the things we do

Now that we’re settled into the new hizzy, we’ve been able to get back into our old routines, and start some new ones. Scott and I are fortunate to each have a work space to putter with our creative endeavours now. There was a time when I had a studio at The Beaumont Studios, but the high cost of living in Vancouver makes that quite a luxury when you’re just starting to try to make additional income from creative work. I had to give it up and tried to work in my kitchen at home. It was possible, but I gradually created less and less since I had to put away everything I was working on in order to cook dinner. I was starting to look at shared studios again, but then we came to the decision to build our pint-sized house.

So, those kitchen studio days are over and I have a shiny new office/studio to work in and Scott has his man-cave where he can work with sound and music to his heart’s content. It’s very exciting and I can feel my desire to work coming back again. I’ve been mostly working with upcycling clothing lately, as I have a seriously large pile of old but still decent clothing that I’m tired of wearing. What better way to make use of it than hack it up and marry it with another piece of clothing? As my skills improve I am making my way towards being able to sell pieces.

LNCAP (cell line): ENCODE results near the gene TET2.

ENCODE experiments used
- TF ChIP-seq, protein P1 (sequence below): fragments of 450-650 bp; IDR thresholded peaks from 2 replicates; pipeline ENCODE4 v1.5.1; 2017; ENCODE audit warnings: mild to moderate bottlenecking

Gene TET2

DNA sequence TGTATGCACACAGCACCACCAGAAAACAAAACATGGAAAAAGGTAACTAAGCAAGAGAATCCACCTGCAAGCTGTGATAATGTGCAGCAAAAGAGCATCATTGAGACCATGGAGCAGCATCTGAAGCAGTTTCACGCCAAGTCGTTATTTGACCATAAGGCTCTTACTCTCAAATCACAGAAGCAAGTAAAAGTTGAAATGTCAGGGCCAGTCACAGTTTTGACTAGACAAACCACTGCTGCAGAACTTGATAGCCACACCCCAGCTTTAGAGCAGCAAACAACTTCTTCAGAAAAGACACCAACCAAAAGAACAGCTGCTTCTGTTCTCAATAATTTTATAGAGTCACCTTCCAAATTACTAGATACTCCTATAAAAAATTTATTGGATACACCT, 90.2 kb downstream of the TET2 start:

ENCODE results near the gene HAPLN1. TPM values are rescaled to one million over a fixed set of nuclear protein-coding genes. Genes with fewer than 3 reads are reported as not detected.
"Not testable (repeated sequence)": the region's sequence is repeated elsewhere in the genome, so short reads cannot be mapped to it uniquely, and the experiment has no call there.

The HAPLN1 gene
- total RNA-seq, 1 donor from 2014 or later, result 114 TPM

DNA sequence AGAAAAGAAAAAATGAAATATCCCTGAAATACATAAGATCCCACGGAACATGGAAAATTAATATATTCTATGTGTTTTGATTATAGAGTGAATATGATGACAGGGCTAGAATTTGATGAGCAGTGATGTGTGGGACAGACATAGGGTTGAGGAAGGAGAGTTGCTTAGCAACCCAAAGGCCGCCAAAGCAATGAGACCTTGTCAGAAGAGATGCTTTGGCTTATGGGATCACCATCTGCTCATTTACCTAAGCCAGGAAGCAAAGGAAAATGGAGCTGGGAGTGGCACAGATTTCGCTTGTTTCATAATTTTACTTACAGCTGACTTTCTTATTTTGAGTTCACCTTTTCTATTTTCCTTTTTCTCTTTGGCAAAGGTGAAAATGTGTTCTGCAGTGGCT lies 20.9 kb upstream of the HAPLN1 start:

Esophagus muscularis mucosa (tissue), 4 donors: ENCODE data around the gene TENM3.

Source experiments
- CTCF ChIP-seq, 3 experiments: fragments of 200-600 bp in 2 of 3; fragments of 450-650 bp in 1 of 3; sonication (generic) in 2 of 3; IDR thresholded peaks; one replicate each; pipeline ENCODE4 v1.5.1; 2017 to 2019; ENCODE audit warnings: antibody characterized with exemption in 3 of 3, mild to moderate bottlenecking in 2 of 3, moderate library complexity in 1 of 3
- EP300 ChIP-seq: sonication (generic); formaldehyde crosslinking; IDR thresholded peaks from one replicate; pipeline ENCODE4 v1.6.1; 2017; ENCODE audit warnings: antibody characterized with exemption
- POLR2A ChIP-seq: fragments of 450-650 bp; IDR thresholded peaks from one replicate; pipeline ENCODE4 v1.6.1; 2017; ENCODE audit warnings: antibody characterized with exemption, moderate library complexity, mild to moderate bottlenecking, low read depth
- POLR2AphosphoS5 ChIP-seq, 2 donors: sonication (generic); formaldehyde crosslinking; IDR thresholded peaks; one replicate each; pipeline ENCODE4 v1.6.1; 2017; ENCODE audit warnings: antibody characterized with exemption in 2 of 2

Last weekend I completed a women’s shirt, composed of two shirts. It seems inspired by tribal and post-apocalyptic styling, or at least that’s what I concluded upon completion… I often just run with things and see what happens.

There was less sewing involved in this item, and more cutting/remixing to get the end result. My next project will likely involve incorporating my hand carved block prints into some stuff to wear, as I’d like to add a further personal and artistic touch to these upcycled items.

Okay, that’s enough about me. I’d like to share one of Scott’s latest creations. A couple of years ago we went to Cuba for about a week. Scott brought his portable recorder and while I took photos of our surroundings, he recorded the sounds. It’s quite a unique way of bringing back memories, and not something many people will do on their travels. I really enjoy being able to listen just as much as I like to look at photos or videos. Scott has been working away since our trip, organizing files and transforming them into songs. His most recent track blends together a number of recordings that he gathered in and around Vinales, a peaceful valley about 2 hours south-west of Havana. The recordings include chickens, horses, motorbikes and children. How could this be a song, you might ask? Well, have a listen.

If you’ve gotten this far, I thank you for taking the time to learn a bit about what we do with our time beyond building a laneway house.  I have another post waiting in the wings – this time one of our favourite pasta recipes that I concocted when I was given a huge bag of extra-ripe figs while I was a landscaper. Stay tuned if that sounds yummy to you!


collecting for a fresh start